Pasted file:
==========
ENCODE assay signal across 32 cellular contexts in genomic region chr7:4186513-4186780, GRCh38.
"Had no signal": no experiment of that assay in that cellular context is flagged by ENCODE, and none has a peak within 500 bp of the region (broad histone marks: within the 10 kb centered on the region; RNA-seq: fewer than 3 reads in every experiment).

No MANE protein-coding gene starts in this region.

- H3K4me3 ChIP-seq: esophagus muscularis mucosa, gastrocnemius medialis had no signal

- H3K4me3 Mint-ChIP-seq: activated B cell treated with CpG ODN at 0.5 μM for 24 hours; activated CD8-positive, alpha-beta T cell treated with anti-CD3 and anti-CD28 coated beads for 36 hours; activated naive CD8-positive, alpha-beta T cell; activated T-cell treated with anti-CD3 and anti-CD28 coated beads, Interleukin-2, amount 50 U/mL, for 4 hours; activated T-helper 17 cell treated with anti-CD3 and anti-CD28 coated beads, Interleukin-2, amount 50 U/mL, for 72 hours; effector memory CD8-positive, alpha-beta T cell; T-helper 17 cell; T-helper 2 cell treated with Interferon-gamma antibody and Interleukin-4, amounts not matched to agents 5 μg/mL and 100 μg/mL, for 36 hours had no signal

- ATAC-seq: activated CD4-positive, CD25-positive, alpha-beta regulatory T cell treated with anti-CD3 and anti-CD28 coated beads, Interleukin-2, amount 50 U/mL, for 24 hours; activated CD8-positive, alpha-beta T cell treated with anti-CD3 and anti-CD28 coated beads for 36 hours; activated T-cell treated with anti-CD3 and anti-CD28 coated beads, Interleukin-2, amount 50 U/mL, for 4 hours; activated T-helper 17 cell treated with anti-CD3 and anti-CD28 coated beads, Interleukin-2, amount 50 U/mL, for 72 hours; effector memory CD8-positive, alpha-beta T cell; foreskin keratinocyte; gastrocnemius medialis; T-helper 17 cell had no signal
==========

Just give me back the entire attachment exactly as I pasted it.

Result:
ENCODE assay signal across 32 cellular contexts in genomic region chr7:4186513-4186780, GRCh38.
"Had no signal": no experiment of that assay in that cellular context is flagged by ENCODE, and none has a peak within 500 bp of the region (broad histone marks: within the 10 kb centered on the region; RNA-seq: fewer than 3 reads in every experiment).

No MANE protein-coding gene starts in this region.

- H3K4me3 ChIP-seq: esophagus muscularis mucosa, gastrocnemius medialis had no signal

- H3K4me3 Mint-ChIP-seq: activated B cell treated with CpG ODN at 0.5 μM for 24 hours; activated CD8-positive, alpha-beta T cell treated with anti-CD3 and anti-CD28 coated beads for 36 hours; activated naive CD8-positive, alpha-beta T cell; activated T-cell treated with anti-CD3 and anti-CD28 coated beads, Interleukin-2, amount 50 U/mL, for 4 hours; activated T-helper 17 cell treated with anti-CD3 and anti-CD28 coated beads, Interleukin-2, amount 50 U/mL, for 72 hours; effector memory CD8-positive, alpha-beta T cell; T-helper 17 cell; T-helper 2 cell treated with Interferon-gamma antibody and Interleukin-4, amounts not matched to agents 5 μg/mL and 100 μg/mL, for 36 hours had no signal

- ATAC-seq: activated CD4-positive, CD25-positive, alpha-beta regulatory T cell treated with anti-CD3 and anti-CD28 coated beads, Interleukin-2, amount 50 U/mL, for 24 hours; activated CD8-positive, alpha-beta T cell treated with anti-CD3 and anti-CD28 coated beads for 36 hours; activated T-cell treated with anti-CD3 and anti-CD28 coated beads, Interleukin-2, amount 50 U/mL, for 4 hours; activated T-helper 17 cell treated with anti-CD3 and anti-CD28 coated beads, Interleukin-2, amount 50 U/mL, for 72 hours; effector memory CD8-positive, alpha-beta T cell; foreskin keratinocyte; gastrocnemius medialis; T-helper 17 cell had no signal